What Home Health Care is Covered by Medicare

Home health care can be a vital service for Medicare recipients with serious illnesses or disabilities, but its quality varies widely. Most home health services are typically provided through Community Home Health Agencies (CHHAs), approved by Medicare. Before getting home health coverage through one of these agencies, however, a doctor must complete paperwork certifying their need and send paperwork directly to them so they can send a nurse who will assess what services will be covered and evaluate this need before sending back paperwork to CHHA.

Medicare Home Health Benefit provides part-time skilled nursing or therapy services ordered by your physician that are medically necessary. These may include physical therapy, occupational therapy and speech-language pathology services as well as medical supplies and durable medical equipment (DME) such as wheelchairs or walkers – typically Medicare covers 80% of its Medicare-approved amount while you pay 20% coinsurance once meeting your Part B deductible.

However, Medicare does not cover non-skilled personal care services like bathing and dressing assistance or help preparing meals in the home, nor long-term home care provided by care facilities. Home health agencies must inform you in advance about which services or supplies Medicare will not cover by verbally notifying them as well as providing written notice called an ABN notice – this process is known as Advance Beneficiary Notice or ABN notices.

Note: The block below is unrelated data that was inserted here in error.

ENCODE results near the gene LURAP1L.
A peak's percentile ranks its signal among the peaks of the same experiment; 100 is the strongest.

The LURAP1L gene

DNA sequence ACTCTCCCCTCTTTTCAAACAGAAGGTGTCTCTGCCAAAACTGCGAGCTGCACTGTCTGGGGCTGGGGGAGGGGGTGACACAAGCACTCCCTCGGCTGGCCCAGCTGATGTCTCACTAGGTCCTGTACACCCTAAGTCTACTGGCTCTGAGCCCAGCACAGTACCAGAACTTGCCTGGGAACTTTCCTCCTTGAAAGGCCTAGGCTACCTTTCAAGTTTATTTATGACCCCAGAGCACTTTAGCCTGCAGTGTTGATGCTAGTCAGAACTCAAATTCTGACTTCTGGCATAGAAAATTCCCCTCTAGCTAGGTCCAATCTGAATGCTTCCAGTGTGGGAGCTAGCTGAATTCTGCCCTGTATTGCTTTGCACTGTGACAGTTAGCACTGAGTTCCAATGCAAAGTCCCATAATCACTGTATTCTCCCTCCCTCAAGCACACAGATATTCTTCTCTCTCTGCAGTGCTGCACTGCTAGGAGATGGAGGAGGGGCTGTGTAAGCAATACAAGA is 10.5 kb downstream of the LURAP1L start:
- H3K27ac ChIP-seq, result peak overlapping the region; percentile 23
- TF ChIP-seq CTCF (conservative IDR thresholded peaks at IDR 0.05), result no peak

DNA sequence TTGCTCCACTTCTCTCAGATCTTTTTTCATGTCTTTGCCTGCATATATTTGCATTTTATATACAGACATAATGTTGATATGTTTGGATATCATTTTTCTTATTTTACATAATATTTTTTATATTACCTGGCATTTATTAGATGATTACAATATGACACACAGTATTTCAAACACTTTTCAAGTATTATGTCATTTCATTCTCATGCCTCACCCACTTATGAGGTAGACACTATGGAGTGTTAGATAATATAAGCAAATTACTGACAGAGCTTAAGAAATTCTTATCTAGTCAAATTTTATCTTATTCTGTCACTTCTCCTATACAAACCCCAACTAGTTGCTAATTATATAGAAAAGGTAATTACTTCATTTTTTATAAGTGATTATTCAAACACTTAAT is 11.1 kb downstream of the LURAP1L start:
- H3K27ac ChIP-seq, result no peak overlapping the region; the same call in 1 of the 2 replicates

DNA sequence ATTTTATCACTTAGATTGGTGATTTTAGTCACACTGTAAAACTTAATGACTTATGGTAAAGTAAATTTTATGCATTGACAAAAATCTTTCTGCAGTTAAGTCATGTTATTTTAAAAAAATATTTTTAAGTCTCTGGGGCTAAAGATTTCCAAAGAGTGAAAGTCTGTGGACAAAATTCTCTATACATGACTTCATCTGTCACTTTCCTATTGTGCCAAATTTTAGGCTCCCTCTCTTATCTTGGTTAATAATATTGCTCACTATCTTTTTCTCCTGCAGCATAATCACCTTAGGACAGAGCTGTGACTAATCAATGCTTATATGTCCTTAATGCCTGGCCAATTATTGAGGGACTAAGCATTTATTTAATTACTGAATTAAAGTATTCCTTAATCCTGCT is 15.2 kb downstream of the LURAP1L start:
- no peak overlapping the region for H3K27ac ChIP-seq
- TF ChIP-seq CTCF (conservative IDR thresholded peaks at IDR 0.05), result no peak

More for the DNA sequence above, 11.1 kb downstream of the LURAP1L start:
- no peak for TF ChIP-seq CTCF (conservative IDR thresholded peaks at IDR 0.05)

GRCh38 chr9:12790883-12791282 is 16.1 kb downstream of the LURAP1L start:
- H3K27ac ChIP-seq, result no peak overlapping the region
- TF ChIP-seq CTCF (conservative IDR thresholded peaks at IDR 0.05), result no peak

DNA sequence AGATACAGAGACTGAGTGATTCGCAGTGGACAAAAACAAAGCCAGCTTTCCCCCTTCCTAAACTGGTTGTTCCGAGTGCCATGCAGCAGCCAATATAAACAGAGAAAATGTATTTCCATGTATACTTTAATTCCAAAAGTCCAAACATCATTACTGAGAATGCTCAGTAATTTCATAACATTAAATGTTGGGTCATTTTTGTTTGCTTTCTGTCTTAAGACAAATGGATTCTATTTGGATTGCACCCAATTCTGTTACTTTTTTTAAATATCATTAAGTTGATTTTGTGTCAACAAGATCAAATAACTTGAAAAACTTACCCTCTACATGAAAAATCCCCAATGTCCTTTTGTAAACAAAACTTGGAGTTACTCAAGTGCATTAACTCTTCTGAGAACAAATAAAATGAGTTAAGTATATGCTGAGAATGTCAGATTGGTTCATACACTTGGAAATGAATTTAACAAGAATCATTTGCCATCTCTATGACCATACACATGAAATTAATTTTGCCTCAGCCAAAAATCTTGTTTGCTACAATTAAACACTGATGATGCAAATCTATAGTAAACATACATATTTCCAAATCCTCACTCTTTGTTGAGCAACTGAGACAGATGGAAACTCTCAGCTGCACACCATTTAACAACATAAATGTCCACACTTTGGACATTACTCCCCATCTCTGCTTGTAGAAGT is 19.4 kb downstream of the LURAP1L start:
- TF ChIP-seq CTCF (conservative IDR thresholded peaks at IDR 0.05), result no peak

Many seniors who receive home health care are living with chronic illnesses such as diabetes or Alzheimer’s, while others may be recovering from surgery or illness. Home health care aims to expedite these processes so people can return quickly to normal daily activities.

To qualify for home health care services, it is necessary to fulfill certain criteria:

An accredited doctor or nurse practitioner must visit you at home to certify your need for home health care. In particular, difficulty leaving home without assistance such as cane or wheelchair use or special transportation must exist or someone to accompany the individual on any outings must also exist.

Home health care typically lasts 28-35 hours per week; however, if your condition requires continuous attention from home health services, a physician can extend this limit accordingly.

If you are enrolled in a Medicare Advantage plan with a private insurer, check the terms of your policy to see if home health care coverage is included. Recently, many Medicare Advantage plans have reduced their supplemental home health benefits as part of changes to how Medicare reimburses providers for such services.

The Center for Medicare Advocacy has received calls from beneficiaries across the country who claim they have been told their home health care coverage has been denied due to not fulfilling its criteria for improving health. Judith Stein, executive director of the Center for Medicare Advocacy notes that recent changes in payments to home health providers may play a part in this decision, although a 2013 settlement recognized home health coverage must only be approved when needed to keep health intact.

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